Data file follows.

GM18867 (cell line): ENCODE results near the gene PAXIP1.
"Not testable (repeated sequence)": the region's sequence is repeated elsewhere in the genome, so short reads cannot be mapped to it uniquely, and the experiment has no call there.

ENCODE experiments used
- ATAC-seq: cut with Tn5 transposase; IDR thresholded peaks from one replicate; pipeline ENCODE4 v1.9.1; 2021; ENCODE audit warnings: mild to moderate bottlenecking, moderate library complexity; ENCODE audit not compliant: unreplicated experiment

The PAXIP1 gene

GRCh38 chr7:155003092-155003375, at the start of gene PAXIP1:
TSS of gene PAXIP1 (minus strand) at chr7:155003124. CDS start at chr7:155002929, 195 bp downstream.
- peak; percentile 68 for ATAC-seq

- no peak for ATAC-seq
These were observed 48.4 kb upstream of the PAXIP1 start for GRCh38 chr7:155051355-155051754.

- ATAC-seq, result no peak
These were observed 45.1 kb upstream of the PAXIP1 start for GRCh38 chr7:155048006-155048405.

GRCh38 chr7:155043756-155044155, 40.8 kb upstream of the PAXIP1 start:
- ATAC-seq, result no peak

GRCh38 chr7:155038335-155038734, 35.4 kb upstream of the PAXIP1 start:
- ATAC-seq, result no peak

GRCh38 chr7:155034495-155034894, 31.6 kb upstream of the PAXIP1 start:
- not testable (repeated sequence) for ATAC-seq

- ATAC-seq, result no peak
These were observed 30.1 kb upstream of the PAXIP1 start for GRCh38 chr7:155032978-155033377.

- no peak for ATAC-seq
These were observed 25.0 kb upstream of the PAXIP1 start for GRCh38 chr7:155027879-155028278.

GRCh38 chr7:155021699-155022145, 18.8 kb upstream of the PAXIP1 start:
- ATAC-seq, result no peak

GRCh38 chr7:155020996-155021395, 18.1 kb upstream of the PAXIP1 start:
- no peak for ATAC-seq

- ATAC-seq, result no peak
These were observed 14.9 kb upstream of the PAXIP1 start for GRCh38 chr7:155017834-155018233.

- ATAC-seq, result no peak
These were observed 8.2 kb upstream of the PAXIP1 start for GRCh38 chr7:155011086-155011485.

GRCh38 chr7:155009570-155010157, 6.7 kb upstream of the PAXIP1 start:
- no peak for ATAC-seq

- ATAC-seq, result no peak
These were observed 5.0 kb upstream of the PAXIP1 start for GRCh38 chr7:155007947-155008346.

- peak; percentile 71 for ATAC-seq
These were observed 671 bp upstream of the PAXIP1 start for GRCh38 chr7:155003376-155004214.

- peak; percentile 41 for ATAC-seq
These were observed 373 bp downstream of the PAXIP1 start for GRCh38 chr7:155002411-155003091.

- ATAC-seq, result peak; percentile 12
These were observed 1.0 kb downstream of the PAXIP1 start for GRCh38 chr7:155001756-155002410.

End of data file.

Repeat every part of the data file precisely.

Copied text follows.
GM18867 (cell line): ENCODE results near the gene PAXIP1.
"Not testable (repeated sequence)": the region's sequence is repeated elsewhere in the genome, so short reads cannot be mapped to it uniquely, and the experiment has no call there.

ENCODE experiments used
- ATAC-seq: cut with Tn5 transposase; IDR thresholded peaks from one replicate; pipeline ENCODE4 v1.9.1; 2021; ENCODE audit warnings: mild to moderate bottlenecking, moderate library complexity; ENCODE audit not compliant: unreplicated experiment

The PAXIP1 gene

GRCh38 chr7:155003092-155003375, at the start of gene PAXIP1:
TSS of gene PAXIP1 (minus strand) at chr7:155003124. CDS start at chr7:155002929, 195 bp downstream.
- peak; percentile 68 for ATAC-seq

- no peak for ATAC-seq
These were observed 48.4 kb upstream of the PAXIP1 start for GRCh38 chr7:155051355-155051754.

- ATAC-seq, result no peak
These were observed 45.1 kb upstream of the PAXIP1 start for GRCh38 chr7:155048006-155048405.

GRCh38 chr7:155043756-155044155, 40.8 kb upstream of the PAXIP1 start:
- ATAC-seq, result no peak

GRCh38 chr7:155038335-155038734, 35.4 kb upstream of the PAXIP1 start:
- ATAC-seq, result no peak

GRCh38 chr7:155034495-155034894, 31.6 kb upstream of the PAXIP1 start:
- not testable (repeated sequence) for ATAC-seq

- ATAC-seq, result no peak
These were observed 30.1 kb upstream of the PAXIP1 start for GRCh38 chr7:155032978-155033377.

- no peak for ATAC-seq
These were observed 25.0 kb upstream of the PAXIP1 start for GRCh38 chr7:155027879-155028278.

GRCh38 chr7:155021699-155022145, 18.8 kb upstream of the PAXIP1 start:
- ATAC-seq, result no peak

GRCh38 chr7:155020996-155021395, 18.1 kb upstream of the PAXIP1 start:
- no peak for ATAC-seq

- ATAC-seq, result no peak
These were observed 14.9 kb upstream of the PAXIP1 start for GRCh38 chr7:155017834-155018233.

- ATAC-seq, result no peak
These were observed 8.2 kb upstream of the PAXIP1 start for GRCh38 chr7:155011086-155011485.

GRCh38 chr7:155009570-155010157, 6.7 kb upstream of the PAXIP1 start:
- no peak for ATAC-seq

- ATAC-seq, result no peak
These were observed 5.0 kb upstream of the PAXIP1 start for GRCh38 chr7:155007947-155008346.

- peak; percentile 71 for ATAC-seq
These were observed 671 bp upstream of the PAXIP1 start for GRCh38 chr7:155003376-155004214.

- peak; percentile 41 for ATAC-seq
These were observed 373 bp downstream of the PAXIP1 start for GRCh38 chr7:155002411-155003091.

- ATAC-seq, result peak; percentile 12
These were observed 1.0 kb downstream of the PAXIP1 start for GRCh38 chr7:155001756-155002410.